Tuesday, June 26, 2007
Time For A New "New Deal"
The article below is less important for the conclusions it reaches than for the context in which it reaches them. Tuck School economist Matthew Slaughter and Yale political scientist Kenneth Scheve admit, in the pages of Foreign Affairs, that the majority of American workers are not benefiting from globalization. They assert that globalization has increased the aggregate gains of the American economy - and of the world's economy - and they want it to continue, but those gains have been distributed disproportionately. As they say, "of workers in seven educational categories - high school dropout, high school graduate, some college, college graduate, nonprofessional master's, Ph.D., and M.B.A./J.D./M.D. - only those in the last two categories, with doctorates or professional degrees..." e.g., doctors, lawyers, financiers and business executives, "...experienced any growth in mean real money earnings between 2000 and 2005." If you do not belong to that group, which constitutes no more than 4 percent of the American workforce, you are simply out of luck.
Scheve and Slaughter, as supporters of globalization, desperately want to redress this growing income inequality because they fear that, if left unchecked, it will provoke a backlash from American voters that will force Congress to cripple globalization with protectionist legislation. What is the solution? Some suggest that increased higher education will solve the problem of income inequality, but Scheve and Slaughter point out that it will require decades to remedy the plight of American workers through education alone. Others suggest training workers laid-off from one industry for employment in another, but the authors claim that this won't work either because the effects of globalization are felt horizontally across industries. Hence, a laid-off auto worker may train to become an accountant, only to have his new career pulled out from under him by an Internet tax preparation cartel based in India.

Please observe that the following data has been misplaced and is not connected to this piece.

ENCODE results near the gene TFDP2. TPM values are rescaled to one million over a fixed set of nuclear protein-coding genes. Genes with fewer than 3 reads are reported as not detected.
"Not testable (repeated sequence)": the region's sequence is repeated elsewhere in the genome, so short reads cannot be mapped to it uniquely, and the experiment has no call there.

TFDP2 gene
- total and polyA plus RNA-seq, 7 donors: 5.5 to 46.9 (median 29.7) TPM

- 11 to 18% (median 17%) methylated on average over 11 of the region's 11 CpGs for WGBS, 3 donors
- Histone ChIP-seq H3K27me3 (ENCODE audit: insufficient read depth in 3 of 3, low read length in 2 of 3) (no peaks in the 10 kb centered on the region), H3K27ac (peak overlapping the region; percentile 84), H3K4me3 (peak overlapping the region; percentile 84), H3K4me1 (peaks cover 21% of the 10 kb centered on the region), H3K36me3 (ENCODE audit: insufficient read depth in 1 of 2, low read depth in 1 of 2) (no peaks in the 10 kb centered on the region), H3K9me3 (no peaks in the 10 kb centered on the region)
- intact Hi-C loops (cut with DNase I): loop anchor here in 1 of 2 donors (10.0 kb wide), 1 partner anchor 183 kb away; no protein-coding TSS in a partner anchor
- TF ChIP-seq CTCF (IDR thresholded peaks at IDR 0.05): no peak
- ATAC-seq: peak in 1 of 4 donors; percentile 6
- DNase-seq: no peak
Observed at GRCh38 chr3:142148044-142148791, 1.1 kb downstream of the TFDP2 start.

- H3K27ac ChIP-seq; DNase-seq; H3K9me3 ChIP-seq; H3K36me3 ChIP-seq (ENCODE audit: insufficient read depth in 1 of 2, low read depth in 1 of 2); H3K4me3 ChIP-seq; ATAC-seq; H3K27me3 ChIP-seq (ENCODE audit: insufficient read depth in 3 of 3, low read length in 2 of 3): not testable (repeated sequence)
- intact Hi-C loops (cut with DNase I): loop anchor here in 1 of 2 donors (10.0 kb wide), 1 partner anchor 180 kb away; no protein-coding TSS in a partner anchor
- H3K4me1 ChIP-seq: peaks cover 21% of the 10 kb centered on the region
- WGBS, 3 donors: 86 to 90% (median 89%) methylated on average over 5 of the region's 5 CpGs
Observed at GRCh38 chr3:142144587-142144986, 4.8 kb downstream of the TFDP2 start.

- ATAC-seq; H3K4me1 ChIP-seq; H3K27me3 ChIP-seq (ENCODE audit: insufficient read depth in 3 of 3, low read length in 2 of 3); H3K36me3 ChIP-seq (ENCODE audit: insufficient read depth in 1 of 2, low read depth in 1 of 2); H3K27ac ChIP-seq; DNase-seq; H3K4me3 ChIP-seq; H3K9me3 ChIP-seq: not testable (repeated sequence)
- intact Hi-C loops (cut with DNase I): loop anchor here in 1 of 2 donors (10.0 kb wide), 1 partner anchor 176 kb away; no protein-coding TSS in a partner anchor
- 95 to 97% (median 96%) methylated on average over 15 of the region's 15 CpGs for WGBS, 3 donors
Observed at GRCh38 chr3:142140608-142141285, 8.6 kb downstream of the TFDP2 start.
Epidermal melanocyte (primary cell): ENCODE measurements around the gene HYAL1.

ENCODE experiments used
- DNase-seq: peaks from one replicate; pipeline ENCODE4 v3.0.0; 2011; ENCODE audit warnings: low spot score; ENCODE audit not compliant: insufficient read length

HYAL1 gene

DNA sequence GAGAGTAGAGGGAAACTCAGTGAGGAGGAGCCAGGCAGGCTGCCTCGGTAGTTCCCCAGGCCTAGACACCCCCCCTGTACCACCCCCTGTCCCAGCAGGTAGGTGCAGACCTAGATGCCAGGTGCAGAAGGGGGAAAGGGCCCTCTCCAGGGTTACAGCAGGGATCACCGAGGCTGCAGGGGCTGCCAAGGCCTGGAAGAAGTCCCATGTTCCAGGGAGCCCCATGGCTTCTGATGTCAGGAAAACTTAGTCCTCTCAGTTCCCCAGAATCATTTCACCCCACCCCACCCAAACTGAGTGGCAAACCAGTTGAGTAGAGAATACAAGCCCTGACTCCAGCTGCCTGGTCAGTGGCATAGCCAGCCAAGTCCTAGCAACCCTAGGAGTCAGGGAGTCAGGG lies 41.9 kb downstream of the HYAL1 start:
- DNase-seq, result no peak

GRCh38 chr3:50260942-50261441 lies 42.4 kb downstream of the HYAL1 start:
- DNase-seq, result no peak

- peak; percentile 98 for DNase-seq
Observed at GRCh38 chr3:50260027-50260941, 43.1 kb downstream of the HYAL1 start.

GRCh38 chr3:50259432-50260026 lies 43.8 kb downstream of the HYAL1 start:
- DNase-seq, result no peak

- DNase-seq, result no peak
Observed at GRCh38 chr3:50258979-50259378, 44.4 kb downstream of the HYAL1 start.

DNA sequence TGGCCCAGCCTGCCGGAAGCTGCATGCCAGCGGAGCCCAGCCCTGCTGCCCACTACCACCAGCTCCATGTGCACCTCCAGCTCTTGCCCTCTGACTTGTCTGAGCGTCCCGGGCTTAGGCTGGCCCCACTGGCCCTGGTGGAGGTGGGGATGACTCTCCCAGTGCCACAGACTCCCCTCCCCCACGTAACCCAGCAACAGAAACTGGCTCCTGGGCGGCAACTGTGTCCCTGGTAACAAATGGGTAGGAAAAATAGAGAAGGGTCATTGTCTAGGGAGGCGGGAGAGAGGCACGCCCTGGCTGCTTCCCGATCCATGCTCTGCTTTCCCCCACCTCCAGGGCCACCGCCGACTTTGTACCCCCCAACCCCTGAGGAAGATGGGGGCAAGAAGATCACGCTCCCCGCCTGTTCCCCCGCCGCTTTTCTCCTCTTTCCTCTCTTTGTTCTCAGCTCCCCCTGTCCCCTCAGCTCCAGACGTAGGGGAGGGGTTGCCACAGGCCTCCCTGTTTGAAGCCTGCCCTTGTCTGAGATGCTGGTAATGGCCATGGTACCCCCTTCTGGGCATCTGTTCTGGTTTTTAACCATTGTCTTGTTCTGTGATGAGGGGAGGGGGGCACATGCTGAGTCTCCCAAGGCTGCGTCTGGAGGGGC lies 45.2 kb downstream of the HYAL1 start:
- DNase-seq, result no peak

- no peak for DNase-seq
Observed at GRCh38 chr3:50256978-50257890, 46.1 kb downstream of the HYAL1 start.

Scheve and Slaughter believe that the only viable solution is a redistribution of income, but unfortunately the mechanism they suggest for effecting this redistribution is, at best, a tentative and highly restricted solution. They propose eliminating payroll tax - the part taken out of your paycheck for Social Security and Medicare - on persons earning less than the national median income, and/or raising payroll tax for those earning over $94,200. As the payroll tax is now effectively a flat tax that favors the affluent and disproportionately gouges the rest of us, any effort to shift it upwards would be more than welcome. However, considering the wind-up Scheve and Slaughter put into their article, the final pitch falls short. Out of tact or timidity, or a combination of the two, they avoid approaching the 800 pound gorilla in the room - excessive executive compensation. As bloated CEO pay affects not only the fate of the average worker but shareholder returns as well, perhaps we should tax corporations who pay their CEOs too much. Or even tax the CEOs themselves - at least more than we do today.
Although payroll tax reform alone will not be enough, we should nonetheless be grateful that at least some "expert" supporters of globalization acknowledge its destructive effects and understand the importance of offsetting them.
"A New Deal For Globalization" from Foreign Affairs